THIS week Tony Abbott gave us chocolate. Labor gave us pickled onions.
Hours apart, the obvious parallels between these contrasting media events and the parties' campaign strategies and popularity provided some food for thought.
Those that attended Mr Abbott's press conference at Cadbury's Hobart factory came away with a huge sugar high and bags packed full of chocolate to share the joy around.
I for one have never felt more popular handing out the freebies for the rest of the day.
Those who attended Labor's gig celebrating the return of Blue Banner pickled onions to supermarket shelves thanks to some federal funding got a jar of the old-fashioned stuff that soon stunk out the office.
They might have been enjoyed by a few with an acquired taste and sense of nostalgia but this was far outweighed by a backlash from the majority.
In Tasmania, the opposition has skilfully worked out exactly what the electorate wants (not that most people are shy about making that clear) or telling them what they want to hear.
Labor's message has been harder to swallow for the electorate. As hard as they defend their record on jobs growth and try to distance themselves from the Greens, the electorate does not forget so easily. As Tasmanian Labor stalwart Dick Adams said this week, his party has been tainted by minority government at both state and federal levels.
Just like those stinky pickled onions, the bad odour is hard to escape.
At the risk of stretching the analogy too far, the difference highlighted by the chocolate versus pickled onions announcements in some (loose) way mirrors the two parties' different approaches to the deeply divisive and never-ending forestry issue.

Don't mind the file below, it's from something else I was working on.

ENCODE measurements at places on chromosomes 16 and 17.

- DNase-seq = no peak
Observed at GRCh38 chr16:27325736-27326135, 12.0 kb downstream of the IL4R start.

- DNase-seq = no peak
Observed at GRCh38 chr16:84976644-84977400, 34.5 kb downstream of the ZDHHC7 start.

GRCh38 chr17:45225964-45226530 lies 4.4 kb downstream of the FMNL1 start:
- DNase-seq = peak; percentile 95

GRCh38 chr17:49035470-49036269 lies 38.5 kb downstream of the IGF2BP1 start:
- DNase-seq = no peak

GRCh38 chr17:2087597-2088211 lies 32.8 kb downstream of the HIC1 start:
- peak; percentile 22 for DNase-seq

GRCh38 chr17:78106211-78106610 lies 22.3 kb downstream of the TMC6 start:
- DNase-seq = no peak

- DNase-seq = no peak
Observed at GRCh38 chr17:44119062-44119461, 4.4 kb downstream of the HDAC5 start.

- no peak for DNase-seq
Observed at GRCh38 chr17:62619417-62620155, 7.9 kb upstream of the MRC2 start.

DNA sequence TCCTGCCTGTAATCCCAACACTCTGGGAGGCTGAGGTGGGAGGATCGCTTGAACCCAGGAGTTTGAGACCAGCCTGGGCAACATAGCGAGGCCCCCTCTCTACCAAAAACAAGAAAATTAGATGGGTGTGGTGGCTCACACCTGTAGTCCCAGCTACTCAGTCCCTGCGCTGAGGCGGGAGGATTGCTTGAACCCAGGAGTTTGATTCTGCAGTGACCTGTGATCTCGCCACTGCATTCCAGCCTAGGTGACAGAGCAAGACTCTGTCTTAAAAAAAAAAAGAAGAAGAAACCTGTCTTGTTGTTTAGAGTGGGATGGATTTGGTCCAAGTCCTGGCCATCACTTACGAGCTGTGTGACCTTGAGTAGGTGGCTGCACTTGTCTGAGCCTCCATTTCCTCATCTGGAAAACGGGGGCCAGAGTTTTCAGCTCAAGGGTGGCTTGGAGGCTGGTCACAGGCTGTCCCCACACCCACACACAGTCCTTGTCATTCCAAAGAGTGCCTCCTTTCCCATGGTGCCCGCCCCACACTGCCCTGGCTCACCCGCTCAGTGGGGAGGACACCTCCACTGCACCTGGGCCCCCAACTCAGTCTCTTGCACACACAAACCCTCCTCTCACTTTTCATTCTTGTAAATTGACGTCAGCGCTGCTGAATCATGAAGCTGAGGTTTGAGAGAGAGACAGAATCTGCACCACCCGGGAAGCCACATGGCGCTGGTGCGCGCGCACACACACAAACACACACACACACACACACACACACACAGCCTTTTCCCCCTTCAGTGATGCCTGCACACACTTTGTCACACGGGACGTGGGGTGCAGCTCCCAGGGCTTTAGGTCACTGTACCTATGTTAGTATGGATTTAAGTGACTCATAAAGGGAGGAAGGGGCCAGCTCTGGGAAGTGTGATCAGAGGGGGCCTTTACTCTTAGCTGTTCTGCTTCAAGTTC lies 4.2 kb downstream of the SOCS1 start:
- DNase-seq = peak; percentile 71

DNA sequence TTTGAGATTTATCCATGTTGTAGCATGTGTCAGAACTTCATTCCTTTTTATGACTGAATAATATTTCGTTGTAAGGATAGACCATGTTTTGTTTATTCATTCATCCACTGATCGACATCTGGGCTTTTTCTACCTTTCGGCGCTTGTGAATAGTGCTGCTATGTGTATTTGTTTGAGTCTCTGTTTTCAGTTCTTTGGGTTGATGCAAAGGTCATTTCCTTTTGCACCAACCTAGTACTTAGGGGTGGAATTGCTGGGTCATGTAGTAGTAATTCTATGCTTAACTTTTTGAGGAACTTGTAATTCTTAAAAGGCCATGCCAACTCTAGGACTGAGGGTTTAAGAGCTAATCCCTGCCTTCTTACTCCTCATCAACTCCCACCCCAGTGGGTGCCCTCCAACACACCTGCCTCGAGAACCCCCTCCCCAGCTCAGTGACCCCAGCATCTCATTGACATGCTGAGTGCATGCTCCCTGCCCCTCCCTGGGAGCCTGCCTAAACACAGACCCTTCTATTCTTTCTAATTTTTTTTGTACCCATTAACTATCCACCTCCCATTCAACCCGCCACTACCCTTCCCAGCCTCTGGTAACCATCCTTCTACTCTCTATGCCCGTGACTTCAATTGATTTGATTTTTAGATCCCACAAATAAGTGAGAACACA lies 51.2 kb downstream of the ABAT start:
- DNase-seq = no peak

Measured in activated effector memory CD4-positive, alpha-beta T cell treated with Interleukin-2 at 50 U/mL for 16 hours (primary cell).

We needed that chocolate stash to endure yet another round of detailed briefings and debate about the forestry peace deal in State Parliament this week.
In the end, the deal survived a last-ditch effort to kill it off, even winning an extra vote from Apsley MLC Tania Rattray, who maintains she's not a big fan, but decided, with difficulty, that it was worth allowing the agreement to continue to the next stage.
Opponents would have preferred to wait until after next week's federal election.
Huon MLC Paul Harriss ended his contribution reading a letter from Mr Abbott sent that day promising not to lock up any more forests while not asking for any money already in state coffers back. "I know who I'll be voting for," Harriss concluded.
Like the Liberals' economic growth policy, launched earlier this month, the letter fails to present any credible plan explaining how "unlocking" the resource will restore the markets that have disappeared for Tasmanian forests products.
Still the Liberals' line is what people angry about the decline of the forestry industry want to hear.
The problem is that just like giving us a whole bunch of chocolate, it's popular but not necessarily in our long-term best interests.
The week ended with yet another food-related announcement with the federal government committing to invest $15 million in Simplot's vegetable processing facility in Devonport.
With 180 jobs on the line, the announcement will have a much bigger and better impact than pickled onions for sure but it still may not be enough to get achieve the popularity of the Liberals and chocolate.